secularism: one can still cast Egypt as only partially, or precariously secular.
And this, in turn, reinstates secularism’s own criteria for success or failure. A
scale of secularity, with the paradigm secular states at its pinnacle, thus sneaks
back in.10 It is just such a scale, with its collapsing of the normative with the
analytic, that I wish to avoid.
As an alternative approach, I want to highlight two aspects of modern secu-
larism that haven’t together received enough attention. First, as a process of de-
fining, managing, and intervening into religious life and sensibility, secularism
is historically and remains today an expression of the state’s sovereign power.11

Page 202

SOVEREIGn pOWER And SECULAR IndETERMInACY 1��

Second, secularism, as a feature of the modern state’s growing regulatory ca-
pacity, has long been, and is increasingly, fraught with an irrevocable indeter-
minacy. For the peculiar intractability of secularism lies not in the normativity
of its categories, but in the particular indeterminacies and anxieties it provokes.
Focusing on these two aspects together shifts our attention more securely to
what secularism does, without invoking its normative categories and criteria for
success or failure.
To better understand these two aspects together, I approach secularism as a
set of processes and structures of power wherein the question of where to draw
a line (and a presupposition that there is a line to be drawn) between religion
and politics continually arises and acquires a distinctive salience. I say a distinc-
tive salience because under a secularist framework this question never arises as
a simply technical or merely academic one. On the contrary, it is ineluctably
invested with high stakes, having to do with the definition and distribution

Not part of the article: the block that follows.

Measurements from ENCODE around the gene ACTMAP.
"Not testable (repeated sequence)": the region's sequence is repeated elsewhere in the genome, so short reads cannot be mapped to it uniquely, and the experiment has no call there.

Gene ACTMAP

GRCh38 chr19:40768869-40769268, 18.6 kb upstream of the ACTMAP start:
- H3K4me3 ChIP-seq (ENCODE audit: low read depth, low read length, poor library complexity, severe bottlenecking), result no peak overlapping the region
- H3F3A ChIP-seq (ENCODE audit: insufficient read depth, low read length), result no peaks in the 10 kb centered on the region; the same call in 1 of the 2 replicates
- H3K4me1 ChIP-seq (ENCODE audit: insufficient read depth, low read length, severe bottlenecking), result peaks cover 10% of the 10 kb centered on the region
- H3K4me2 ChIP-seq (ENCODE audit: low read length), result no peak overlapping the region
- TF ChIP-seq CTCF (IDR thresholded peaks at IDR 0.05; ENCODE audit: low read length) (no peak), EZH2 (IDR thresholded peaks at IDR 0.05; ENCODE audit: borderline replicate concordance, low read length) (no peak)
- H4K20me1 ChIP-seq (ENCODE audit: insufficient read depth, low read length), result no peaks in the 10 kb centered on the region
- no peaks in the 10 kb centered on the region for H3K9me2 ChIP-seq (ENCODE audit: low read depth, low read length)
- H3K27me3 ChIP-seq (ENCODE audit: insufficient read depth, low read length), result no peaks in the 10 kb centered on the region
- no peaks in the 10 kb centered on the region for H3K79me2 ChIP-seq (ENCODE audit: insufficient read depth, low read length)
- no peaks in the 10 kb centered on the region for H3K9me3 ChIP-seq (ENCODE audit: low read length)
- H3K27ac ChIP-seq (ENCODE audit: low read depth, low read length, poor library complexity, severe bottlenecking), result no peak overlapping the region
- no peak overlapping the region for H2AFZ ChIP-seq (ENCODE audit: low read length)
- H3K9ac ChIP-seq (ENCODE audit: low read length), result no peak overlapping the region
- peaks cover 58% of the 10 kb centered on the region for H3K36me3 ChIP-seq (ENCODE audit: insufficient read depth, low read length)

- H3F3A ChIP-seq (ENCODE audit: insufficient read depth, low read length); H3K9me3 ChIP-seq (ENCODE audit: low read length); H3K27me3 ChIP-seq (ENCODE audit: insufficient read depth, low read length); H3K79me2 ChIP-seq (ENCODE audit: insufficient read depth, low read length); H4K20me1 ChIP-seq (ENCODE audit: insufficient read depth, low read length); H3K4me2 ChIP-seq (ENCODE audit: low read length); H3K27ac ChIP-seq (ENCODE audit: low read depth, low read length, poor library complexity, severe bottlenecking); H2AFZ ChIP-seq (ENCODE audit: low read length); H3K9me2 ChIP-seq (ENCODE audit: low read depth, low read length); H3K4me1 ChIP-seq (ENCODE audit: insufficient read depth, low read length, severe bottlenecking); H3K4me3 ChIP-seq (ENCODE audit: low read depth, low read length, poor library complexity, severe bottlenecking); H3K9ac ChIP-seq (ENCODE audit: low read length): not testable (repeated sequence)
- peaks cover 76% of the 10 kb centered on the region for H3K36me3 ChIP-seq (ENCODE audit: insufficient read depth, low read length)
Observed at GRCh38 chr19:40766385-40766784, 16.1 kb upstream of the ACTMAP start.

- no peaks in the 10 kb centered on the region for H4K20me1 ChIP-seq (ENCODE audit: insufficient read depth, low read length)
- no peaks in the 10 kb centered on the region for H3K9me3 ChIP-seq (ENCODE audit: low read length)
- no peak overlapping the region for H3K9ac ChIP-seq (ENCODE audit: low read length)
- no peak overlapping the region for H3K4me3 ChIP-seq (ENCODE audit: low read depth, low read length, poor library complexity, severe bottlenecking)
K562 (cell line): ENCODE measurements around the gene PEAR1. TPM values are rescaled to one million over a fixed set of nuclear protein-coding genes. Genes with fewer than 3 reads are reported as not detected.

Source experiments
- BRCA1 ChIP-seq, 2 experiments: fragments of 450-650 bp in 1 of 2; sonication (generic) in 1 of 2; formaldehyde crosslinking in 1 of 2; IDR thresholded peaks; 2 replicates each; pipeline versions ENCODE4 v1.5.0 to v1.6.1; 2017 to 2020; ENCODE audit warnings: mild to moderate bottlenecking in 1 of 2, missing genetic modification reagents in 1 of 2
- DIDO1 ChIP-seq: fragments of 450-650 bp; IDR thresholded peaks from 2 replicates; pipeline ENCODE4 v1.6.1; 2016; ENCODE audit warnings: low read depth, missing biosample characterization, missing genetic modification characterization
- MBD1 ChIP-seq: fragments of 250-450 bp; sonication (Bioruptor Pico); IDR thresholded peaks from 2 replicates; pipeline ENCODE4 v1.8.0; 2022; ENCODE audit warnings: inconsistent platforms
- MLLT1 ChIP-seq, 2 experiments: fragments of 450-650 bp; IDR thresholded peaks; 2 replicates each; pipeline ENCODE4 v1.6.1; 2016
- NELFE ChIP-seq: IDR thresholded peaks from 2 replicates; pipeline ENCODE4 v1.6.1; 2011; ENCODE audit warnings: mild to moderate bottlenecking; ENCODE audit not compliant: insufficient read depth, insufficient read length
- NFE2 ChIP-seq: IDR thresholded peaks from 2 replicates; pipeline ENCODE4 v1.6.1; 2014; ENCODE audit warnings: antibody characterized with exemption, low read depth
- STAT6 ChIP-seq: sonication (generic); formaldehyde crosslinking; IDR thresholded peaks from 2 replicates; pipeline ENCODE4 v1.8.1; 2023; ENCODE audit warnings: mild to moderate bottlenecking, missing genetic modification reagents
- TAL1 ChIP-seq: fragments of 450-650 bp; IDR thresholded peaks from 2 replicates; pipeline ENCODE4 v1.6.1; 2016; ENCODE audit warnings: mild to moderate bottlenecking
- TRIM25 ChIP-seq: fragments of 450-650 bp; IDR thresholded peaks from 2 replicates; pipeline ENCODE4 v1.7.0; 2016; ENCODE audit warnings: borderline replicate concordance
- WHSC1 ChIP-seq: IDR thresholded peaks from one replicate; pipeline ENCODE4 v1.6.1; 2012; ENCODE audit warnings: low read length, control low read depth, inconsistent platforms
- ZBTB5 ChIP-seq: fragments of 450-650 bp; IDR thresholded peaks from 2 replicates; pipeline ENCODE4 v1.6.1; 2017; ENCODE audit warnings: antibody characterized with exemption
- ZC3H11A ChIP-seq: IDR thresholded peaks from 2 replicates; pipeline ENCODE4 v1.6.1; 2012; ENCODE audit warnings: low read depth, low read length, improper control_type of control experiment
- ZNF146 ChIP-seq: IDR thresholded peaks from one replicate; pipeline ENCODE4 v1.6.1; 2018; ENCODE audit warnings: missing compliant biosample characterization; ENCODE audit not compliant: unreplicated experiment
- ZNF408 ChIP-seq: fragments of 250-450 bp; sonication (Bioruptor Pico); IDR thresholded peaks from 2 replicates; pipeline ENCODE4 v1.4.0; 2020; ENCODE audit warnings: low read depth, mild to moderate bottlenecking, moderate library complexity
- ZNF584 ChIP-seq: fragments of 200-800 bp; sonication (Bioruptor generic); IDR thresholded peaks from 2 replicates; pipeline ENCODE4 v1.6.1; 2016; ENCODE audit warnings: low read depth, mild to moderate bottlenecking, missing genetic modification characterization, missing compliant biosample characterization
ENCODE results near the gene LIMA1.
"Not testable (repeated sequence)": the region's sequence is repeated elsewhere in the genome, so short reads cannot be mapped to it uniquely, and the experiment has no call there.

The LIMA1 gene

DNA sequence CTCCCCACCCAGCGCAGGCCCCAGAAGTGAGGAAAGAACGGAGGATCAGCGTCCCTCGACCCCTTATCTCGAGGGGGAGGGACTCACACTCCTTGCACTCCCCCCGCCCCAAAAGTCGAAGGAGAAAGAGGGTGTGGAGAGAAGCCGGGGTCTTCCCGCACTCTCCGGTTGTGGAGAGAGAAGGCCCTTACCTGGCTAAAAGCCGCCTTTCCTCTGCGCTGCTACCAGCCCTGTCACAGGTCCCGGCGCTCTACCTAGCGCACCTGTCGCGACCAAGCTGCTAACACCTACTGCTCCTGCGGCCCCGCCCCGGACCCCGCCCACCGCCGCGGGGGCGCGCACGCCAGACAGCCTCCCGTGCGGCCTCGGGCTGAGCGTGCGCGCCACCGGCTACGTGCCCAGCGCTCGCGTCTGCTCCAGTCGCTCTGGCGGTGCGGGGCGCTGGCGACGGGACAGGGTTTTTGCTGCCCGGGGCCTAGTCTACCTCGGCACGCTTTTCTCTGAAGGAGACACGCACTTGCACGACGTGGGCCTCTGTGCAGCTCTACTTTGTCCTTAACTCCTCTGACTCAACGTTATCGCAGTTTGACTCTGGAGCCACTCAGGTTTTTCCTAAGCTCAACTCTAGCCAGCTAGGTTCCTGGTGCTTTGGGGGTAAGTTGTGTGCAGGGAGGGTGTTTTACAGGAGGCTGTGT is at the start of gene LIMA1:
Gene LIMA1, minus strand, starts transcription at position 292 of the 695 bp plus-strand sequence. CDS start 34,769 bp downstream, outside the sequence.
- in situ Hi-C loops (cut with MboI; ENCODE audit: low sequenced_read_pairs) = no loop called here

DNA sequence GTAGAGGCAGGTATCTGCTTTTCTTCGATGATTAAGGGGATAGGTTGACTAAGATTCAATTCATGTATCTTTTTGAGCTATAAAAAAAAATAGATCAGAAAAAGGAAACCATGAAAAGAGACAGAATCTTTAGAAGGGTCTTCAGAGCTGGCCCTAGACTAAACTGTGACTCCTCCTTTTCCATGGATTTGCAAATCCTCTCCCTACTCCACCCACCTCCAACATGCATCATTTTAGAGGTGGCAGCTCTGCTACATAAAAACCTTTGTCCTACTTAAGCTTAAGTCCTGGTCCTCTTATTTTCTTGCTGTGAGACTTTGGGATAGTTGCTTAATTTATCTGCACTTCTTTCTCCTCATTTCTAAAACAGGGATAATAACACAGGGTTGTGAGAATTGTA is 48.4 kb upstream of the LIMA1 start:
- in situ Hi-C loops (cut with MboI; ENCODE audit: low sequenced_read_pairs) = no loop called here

of the fundamental rights and freedoms of citizens and subjects. Because the
answers to it are thought to be of utmost consequence for how fundamental
freedoms are identified, it is a question always suffused with affects, sensibili-
ties, and anxieties that mobilize and are mobilized by power.
In this approach, I adapt anthropologist David Scott’s notion of a “problem-
space,” which he describes as

an ensemble of questions and answers around which a horizon of identifiable stakes
(conceptual as well as ideological-political stakes) hangs. That is to say, what de-
fines this discursive context are not only the particular problems that get posed as
problems as such (the problem of ‘race,’ say), but the particular questions that seem
worth asking and the kinds of answers that seem worth having. Notice, then, that a
problem-space is very much a context of dispute, a context of rival views, a context,
if you like, of knowledge and power. But from within a problem-space what is in
dispute, what the argument is effectively about, is not in itself being argued over.12

Approaching secularism as a problem-space means to see it in terms of the
ensemble of questions, stakes, and range of answers that have historically char-
acterized it. At the center of this ensemble is, as I have noted, the question of
where to draw a line between religion and politics. The identifiable stakes are
the rights, freedoms, and virtues that have become historically identified with
liberalism, such as legal equality, freedom of belief and expression, tolerance, as
well as the possibilities and justifications for peace and war.
This approach has many virtues. In focusing on the questions as much as
on the range of answers given, it forestalls the tendency to single out any one
answer as more or less correct. What matters in this approach is less the cor-
rectness of the distinctions made than what they are made in response to, the

Page 401

Lex Populi: The Jurisprudence of Popular Culture
William P. MacNeil
00

The Cultural Lives of Capital Punishment: Comparative Perspectives
Edited by Austin Sarat and Christian Boulanger
00

Similer Documents